Insights & News

Deceiving Clouds: What Falls Above Doesn’t Fall Below

15th February 2021

13th Feb 2021 snapshot from the Weather Radar. It shows snowfall in pink, mixed rain/snow in green and rain in blue.

Last Saturday (13th Feb 2021), a band of snow slowly crossed Wales & much of England from the west.

Yet if not for forecast and radar weather apps, it could easily have gone without notice.

You see, the conditions beneath the clouds that day were highly abnormal for this part of the world.

There was very dry (and cold) air blowing in from the southeast – much drier than usually experienced in the UK with its maritime (ocean driven, generally humid) climate.

Let’s take a look at how we can detect such dry airmasses.

Don’t worry, it doesn’t require subjecting yourself to dry, chapped hands!

Wet Bulbs, Dew Points & Relative Humidity

I expect most of you are familiar with air temperature measurement using a typical thermometer. This is known as the ‘dry bulb’ temperature and is what you see in weather forecasts for overnight lows and daytime highs.

But did you know that there is another widely taken measure known as the wet bulb temperature? The name is literal – it’s taken using a thermometer wrapped in damp cloth! What it tells us is how low the temperature can drop because of water evaporating.

Yes, evaporating water lowers temperature – the water goes from a lower energy state (liquid) to a higher one (gas) by taking energy – i.e. heat – out of the air around it. That’s why sweating works so well – as it evaporates off you, it cools your skin.

Anyway, using the dry and wet bulb temperatures, we can figure out something known as the dew point. This handy measure tells us at what temperature the air becomes saturated with moisture. At that point, you have clouds – be that way up in the sky or down by the ground as fog.

Not only that, but by comparing the dew point and dry bulb temperature, we can tell how far away the air is from being saturated at any given time and place. That’s known as the relative humidity (RH), expressed as %, with saturation occurring at 100%.

Dew Points Way Down

Last Saturday afternoon, dry bulb temperatures across England & Wales were generally 0 to 3°C. Meanwhile, dew points were in the range of -8 to -5°C. That’s exceptionally low by UK standards.

This huge difference meant the relative humidity was only about halfway toward saturation; 50-60% in most parts. This essentially means the air had a lot of ‘room’ for storing more moisture.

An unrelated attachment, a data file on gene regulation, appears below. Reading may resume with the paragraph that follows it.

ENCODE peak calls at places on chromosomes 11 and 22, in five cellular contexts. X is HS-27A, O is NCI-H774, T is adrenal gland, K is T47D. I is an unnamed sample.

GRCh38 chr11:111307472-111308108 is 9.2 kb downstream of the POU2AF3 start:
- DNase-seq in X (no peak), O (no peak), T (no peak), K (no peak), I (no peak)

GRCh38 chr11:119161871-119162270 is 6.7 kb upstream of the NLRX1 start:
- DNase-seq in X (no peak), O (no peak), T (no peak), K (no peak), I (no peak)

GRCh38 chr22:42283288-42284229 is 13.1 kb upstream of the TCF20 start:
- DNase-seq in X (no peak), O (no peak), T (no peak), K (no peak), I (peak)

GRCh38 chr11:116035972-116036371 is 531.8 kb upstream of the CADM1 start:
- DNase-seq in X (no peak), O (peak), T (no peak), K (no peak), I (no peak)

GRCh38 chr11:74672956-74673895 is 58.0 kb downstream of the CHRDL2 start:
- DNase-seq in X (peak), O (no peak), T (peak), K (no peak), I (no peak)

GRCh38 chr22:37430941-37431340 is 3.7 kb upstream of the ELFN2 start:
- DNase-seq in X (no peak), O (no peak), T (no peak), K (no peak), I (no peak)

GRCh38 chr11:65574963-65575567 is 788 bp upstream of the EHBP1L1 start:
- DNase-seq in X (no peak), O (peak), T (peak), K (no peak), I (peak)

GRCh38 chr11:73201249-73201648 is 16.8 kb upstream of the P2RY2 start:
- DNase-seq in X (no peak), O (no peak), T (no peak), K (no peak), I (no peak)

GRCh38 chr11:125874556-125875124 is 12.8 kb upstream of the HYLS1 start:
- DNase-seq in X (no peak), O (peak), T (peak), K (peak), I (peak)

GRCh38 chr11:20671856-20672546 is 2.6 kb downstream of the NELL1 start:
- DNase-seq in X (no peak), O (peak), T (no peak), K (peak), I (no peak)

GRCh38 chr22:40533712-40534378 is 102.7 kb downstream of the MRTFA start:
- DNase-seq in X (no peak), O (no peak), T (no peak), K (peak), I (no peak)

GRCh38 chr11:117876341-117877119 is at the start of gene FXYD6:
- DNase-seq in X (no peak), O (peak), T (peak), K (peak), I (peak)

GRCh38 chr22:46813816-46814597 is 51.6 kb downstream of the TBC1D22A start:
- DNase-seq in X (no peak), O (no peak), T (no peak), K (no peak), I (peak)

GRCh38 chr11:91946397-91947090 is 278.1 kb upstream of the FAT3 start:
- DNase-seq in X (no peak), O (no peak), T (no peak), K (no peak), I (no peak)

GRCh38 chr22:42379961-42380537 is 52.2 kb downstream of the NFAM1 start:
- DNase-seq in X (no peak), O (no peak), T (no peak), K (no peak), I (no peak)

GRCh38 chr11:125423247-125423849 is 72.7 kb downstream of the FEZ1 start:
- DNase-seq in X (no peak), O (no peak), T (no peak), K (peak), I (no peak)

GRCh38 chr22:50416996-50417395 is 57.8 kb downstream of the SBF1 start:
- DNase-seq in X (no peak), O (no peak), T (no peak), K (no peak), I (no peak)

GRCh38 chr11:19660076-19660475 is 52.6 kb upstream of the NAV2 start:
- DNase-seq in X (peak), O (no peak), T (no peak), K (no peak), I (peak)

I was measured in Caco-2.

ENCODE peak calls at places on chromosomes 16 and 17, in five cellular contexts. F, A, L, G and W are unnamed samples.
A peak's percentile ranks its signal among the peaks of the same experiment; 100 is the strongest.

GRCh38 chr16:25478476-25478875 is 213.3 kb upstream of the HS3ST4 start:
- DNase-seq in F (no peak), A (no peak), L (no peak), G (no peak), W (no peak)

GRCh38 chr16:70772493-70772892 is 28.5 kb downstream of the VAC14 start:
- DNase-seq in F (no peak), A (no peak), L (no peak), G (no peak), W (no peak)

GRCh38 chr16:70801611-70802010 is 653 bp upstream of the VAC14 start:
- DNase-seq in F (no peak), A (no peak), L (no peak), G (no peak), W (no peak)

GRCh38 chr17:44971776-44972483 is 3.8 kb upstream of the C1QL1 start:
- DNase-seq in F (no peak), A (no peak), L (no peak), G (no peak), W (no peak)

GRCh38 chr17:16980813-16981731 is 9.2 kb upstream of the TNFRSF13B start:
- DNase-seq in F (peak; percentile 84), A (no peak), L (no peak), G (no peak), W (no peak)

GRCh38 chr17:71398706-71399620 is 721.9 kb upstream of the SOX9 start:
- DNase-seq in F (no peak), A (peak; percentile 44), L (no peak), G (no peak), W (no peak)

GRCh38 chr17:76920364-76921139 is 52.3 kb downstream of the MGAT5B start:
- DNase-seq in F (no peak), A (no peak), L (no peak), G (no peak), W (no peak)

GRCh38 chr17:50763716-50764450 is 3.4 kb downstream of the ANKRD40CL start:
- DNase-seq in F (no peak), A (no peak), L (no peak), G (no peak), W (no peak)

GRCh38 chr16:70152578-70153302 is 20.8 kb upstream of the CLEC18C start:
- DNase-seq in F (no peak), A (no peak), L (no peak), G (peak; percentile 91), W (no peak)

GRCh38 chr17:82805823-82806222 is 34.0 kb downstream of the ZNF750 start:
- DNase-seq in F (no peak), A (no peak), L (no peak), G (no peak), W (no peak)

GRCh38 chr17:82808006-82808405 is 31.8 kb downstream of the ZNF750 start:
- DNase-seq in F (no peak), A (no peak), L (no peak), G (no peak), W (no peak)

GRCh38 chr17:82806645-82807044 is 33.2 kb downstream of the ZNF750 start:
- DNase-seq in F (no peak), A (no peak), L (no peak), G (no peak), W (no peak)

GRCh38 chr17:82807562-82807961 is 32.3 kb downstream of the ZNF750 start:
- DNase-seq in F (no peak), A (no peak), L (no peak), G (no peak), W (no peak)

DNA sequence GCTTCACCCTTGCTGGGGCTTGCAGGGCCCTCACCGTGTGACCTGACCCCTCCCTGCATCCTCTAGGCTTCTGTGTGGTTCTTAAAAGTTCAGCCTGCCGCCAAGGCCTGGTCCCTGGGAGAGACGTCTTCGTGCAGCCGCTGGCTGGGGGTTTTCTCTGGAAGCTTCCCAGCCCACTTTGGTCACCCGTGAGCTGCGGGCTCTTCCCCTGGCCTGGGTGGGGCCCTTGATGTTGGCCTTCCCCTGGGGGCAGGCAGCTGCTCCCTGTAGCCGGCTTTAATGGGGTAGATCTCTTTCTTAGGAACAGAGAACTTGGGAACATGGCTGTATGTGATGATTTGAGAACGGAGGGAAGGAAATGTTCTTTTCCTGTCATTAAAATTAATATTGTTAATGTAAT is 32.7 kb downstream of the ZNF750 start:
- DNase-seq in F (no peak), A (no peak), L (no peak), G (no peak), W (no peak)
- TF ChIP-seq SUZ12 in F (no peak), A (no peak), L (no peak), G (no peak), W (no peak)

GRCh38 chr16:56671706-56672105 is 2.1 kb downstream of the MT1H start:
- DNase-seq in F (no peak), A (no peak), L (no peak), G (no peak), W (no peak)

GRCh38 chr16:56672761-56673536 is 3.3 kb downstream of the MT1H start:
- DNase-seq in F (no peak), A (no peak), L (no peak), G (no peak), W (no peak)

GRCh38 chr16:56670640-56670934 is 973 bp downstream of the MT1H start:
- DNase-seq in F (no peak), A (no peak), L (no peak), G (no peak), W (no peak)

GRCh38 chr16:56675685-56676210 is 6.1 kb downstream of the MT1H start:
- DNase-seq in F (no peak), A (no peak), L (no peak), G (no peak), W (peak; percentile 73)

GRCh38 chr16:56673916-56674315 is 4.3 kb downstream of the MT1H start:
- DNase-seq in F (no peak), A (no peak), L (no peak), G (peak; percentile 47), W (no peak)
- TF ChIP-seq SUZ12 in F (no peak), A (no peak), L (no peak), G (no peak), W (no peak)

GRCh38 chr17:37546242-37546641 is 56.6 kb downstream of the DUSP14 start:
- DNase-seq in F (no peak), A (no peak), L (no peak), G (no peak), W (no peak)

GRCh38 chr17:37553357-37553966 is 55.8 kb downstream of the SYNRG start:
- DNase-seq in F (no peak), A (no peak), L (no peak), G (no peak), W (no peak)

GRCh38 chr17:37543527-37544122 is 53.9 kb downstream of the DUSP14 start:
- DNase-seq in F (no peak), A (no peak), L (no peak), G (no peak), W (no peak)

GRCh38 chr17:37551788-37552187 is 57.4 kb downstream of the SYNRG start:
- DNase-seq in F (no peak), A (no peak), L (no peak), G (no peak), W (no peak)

Enter scene: Snow from that band of cloud crossing Wales & England.

The snowflakes leave the nice moist cloud layer to find themselves in a relatively parched environment. The low RH air chips away at them and before long, most, or all of them have dwindled to nothing.

Only the largest snowflakes were able to make it down to the surface.

Bemusing Apps

This led to a confusing situation: Many weather apps indicated that snow was falling when it clearly wasn’t. Meanwhile, radar apps showed precipitation when none could be seen first-hand.

The trouble is, the forecast models that feed weather apps predict what will fall out of the cloud, not what will reach the surface. Meanwhile, radars scan a swathe of altitudes up to the cloud base, but their measurements are blended for use in apps, so we can’t see that the precipitation stops above the surface.

Snow’s Most Vulnerable

When it comes to surviving low RH air to reach the surface, size isn’t everything. In fact, it can be detrimental to be larger, depending on density.

To have the best chance of making it, precipitation must have the smallest surface area to weight ratio.

Raindrops score highly and are also very streamlined for a faster fall. The less time spent in the dry air, the better!

Then you have hail and frozen rain, which have a lower weight to surface area ratio but still much more than snow.

Yes, delicate, vulnerable snow. Composed of elaborate ice crystals, the have a lot of airy spaces, which gives them low weight and high surface area. It also means they’re not very streamlined. So, they fall slowly – sometimes really slowly, taking hours to reach the surface! That’s a long time to do battle with dry air.

Long story short, when dry air’s about, snow is least likely to make it to the surface, rain most likely. So, low RH air tends to have a big impact during freezing cold winter weather. On Saturday, many spots saw little or no snow, but some graupel – which is a sort of low-density hail. This sits between snow and hail on the survival scale, so was more able to reach the surface.

Evaporating Rain Takes More Heat

Loss of precipitation – especially raindrops – to dry air is also often seen during warm or hot weather. In such conditions, the relative humidity can become very low, due to daytime heating by the sun.

You see, the dew point doesn’t tend to change much in response to sunshine – but the dry bulb temperature does. As the sun heats the air, the dry bulb temperature rises increasingly far above the dew point, reducing the RH.

It’s not uncommon for every single raindrop to evaporate well above the surface. When this happens, you see a formation known as ‘virga’. It resembles ghostly jellyfish drifting across the sky!

Something to look out for in the longer days ahead.

James Peacock
Head Meteorologist at MetSwift

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